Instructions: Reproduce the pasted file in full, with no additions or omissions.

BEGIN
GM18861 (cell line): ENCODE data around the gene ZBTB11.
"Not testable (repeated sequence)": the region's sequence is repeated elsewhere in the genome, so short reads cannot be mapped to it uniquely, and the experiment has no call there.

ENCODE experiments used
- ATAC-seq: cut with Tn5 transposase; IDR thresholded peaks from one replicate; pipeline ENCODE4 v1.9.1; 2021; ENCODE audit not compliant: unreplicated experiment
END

GM18861 (cell line): ENCODE data around the gene ZBTB11.
"Not testable (repeated sequence)": the region's sequence is repeated elsewhere in the genome, so short reads cannot be mapped to it uniquely, and the experiment has no call there.

ENCODE experiments used
- ATAC-seq: cut with Tn5 transposase; IDR thresholded peaks from one replicate; pipeline ENCODE4 v1.9.1; 2021; ENCODE audit not compliant: unreplicated experiment